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The Announcement Effect: Evidence from Open Market Desk Data

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  • Selva Demiralp
  • Oscar Jorda

Abstract

This paper investigates the ability of the Federal Reserve to manipulate the overnight rate without open market operations (which Demiralp and Jorda (2000) term the announcement effect), using high-frequency, open-market-desk data. Using similar data, Hamilton (1997) takes advantage of forecast errors in the Treasury balance to compute the elasticity of the federal funds rate to these errors and thus to obtain a measure of the liquidity effect. Similarly, one can view daily deviations of the federal funds rate from target as forecast errors in the reserve need (see Taylor, 2000). By analyzing the manner and the type of operation the Fed uses to maintain the federal funds rate close to its targeted value and by observing the pattern of operations on the days surrounding a change in this target, we provide evidence of the announcement effect. Furthermore, we show that the discipline of the FOMC schedule dictates, not only the process of expectations formation in the overnight rate, but also the price adjustment process of term rates.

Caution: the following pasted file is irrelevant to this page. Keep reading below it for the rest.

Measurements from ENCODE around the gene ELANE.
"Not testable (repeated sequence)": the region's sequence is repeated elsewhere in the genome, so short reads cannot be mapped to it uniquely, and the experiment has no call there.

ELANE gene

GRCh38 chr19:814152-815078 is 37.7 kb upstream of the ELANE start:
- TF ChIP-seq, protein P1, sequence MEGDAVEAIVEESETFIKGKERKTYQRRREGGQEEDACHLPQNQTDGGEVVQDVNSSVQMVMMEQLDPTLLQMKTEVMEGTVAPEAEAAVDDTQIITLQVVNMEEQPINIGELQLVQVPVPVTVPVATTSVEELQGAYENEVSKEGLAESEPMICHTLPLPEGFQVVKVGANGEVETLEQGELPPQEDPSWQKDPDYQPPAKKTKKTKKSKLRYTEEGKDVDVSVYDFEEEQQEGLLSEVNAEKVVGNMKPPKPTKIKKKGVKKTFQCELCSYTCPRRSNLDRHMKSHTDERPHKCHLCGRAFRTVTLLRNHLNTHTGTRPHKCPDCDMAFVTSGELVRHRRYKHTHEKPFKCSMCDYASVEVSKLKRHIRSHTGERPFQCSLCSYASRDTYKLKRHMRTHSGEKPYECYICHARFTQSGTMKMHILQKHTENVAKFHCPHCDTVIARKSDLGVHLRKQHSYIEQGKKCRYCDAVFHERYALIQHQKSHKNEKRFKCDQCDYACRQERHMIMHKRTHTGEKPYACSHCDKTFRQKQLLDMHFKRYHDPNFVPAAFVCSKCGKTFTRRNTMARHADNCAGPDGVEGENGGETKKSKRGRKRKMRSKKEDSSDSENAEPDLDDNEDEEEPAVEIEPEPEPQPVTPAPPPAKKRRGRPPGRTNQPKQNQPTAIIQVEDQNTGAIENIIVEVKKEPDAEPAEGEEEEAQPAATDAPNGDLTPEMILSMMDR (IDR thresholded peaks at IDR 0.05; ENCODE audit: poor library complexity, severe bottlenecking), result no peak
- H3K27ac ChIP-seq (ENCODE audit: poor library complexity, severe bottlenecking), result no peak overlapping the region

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Suggested Citation

  • Selva Demiralp & Oscar Jorda, "undated". "The Announcement Effect: Evidence from Open Market Desk Data," Department of Economics 01-04, California Davis - Department of Economics.
  • Handle: RePEc:fth:caldec:01-04
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    References listed on IDEAS

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    1. James D. Hamilton & Oscar Jorda, 2002. "A Model of the Federal Funds Rate Target," Journal of Political Economy, University of Chicago Press, vol. 110(5), pages 1135-1167, October.
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    More about this item

    JEL classification:

    • E5 - Macroeconomics and Monetary Economics - - Monetary Policy, Central Banking, and the Supply of Money and Credit
    • E4 - Macroeconomics and Monetary Economics - - Money and Interest Rates
    • C5 - Mathematical and Quantitative Methods - - Econometric Modeling

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